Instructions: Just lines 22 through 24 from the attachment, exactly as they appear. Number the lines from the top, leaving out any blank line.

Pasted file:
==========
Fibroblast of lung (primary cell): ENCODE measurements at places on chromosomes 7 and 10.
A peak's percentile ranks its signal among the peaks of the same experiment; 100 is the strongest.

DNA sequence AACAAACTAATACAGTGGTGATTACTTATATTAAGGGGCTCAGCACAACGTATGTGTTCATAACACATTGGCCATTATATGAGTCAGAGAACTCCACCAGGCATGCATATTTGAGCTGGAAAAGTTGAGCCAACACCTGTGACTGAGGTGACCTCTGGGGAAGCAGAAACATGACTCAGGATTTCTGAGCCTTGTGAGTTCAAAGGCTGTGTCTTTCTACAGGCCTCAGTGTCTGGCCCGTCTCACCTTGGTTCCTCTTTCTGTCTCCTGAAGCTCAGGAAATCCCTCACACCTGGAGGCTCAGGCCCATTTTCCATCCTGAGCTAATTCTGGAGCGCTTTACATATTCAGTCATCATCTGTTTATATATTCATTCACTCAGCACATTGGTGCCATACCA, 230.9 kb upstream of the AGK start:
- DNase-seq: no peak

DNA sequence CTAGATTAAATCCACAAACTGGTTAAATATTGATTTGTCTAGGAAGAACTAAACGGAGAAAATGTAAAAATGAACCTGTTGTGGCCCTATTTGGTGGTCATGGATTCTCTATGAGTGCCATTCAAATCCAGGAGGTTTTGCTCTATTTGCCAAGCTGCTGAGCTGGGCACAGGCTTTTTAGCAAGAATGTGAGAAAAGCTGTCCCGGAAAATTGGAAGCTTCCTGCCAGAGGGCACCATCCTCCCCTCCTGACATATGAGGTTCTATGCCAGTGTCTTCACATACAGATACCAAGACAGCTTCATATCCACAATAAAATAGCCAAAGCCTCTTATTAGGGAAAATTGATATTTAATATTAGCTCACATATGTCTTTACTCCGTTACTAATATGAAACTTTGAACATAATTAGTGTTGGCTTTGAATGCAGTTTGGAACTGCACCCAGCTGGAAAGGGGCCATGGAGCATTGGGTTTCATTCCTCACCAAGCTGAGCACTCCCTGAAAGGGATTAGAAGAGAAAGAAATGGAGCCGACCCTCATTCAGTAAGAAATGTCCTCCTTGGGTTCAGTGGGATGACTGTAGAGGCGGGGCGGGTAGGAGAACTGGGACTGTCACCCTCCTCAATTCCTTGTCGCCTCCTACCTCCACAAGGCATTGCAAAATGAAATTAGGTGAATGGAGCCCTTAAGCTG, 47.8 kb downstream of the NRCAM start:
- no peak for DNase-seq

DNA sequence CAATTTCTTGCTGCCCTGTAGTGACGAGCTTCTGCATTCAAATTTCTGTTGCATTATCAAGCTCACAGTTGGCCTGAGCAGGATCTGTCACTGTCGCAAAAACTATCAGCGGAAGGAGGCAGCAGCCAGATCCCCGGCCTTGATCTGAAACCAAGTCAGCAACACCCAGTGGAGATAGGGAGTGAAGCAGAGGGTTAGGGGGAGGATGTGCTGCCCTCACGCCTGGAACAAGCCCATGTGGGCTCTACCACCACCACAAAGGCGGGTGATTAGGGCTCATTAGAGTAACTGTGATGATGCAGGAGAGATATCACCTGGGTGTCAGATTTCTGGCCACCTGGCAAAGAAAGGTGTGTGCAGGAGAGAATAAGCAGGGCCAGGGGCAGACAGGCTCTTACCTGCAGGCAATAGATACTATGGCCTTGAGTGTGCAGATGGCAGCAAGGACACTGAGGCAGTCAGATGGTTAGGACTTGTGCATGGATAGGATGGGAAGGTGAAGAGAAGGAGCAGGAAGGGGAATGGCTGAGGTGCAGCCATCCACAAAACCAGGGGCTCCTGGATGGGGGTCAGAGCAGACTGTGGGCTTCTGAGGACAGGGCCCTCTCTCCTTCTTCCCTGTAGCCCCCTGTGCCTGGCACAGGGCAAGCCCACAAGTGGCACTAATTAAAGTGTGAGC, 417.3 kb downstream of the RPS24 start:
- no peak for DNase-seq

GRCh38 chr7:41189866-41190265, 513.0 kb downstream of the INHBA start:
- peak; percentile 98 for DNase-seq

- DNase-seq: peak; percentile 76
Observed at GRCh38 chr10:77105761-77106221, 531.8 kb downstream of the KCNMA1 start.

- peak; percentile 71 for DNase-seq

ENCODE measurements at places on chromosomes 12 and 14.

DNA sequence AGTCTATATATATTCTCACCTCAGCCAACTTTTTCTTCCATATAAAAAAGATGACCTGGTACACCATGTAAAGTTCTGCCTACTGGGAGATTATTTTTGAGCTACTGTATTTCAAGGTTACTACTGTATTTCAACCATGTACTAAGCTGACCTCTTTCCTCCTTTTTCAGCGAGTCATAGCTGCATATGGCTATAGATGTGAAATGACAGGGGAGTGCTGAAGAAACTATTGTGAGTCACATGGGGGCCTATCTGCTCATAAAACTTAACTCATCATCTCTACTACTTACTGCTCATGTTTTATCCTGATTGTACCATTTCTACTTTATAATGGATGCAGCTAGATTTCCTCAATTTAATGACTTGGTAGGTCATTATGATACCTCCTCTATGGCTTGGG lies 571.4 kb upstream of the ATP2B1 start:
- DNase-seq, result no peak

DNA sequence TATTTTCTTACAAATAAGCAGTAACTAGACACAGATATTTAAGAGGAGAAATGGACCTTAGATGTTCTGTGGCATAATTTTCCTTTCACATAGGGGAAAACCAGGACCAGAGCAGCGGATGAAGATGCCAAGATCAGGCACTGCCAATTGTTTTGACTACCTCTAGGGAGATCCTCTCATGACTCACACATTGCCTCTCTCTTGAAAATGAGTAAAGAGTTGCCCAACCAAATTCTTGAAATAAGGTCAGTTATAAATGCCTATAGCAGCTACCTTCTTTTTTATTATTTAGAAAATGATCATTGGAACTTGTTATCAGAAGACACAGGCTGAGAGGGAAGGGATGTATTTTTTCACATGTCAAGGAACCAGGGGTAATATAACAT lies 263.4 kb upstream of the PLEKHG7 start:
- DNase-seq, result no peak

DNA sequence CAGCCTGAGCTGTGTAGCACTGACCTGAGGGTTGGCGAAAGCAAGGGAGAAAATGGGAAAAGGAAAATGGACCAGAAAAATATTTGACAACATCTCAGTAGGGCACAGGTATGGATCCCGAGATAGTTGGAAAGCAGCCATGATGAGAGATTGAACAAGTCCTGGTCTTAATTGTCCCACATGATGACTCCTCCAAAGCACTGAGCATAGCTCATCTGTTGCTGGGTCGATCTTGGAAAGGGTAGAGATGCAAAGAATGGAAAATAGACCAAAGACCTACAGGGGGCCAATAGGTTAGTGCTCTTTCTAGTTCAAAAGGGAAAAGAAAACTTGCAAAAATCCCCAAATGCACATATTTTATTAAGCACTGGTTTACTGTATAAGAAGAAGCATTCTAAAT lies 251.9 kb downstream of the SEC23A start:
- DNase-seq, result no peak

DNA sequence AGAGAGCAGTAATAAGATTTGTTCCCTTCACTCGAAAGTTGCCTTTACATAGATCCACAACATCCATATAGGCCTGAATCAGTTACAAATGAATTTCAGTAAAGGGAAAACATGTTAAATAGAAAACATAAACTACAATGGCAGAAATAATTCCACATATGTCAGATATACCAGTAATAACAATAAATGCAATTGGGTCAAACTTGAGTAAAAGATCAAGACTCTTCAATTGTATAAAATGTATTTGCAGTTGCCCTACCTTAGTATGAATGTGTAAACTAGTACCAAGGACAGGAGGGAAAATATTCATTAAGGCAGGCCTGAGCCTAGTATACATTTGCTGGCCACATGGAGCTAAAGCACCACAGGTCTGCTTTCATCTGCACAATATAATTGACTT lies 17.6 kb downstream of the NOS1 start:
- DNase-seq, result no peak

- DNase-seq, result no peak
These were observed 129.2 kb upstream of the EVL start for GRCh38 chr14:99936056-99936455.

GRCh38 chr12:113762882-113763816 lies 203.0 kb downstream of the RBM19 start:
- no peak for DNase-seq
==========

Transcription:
- DNase-seq, result no peak

- DNase-seq, result no peak
These were observed 129.2 kb upstream of the EVL start for GRCh38 chr14:99936056-99936455.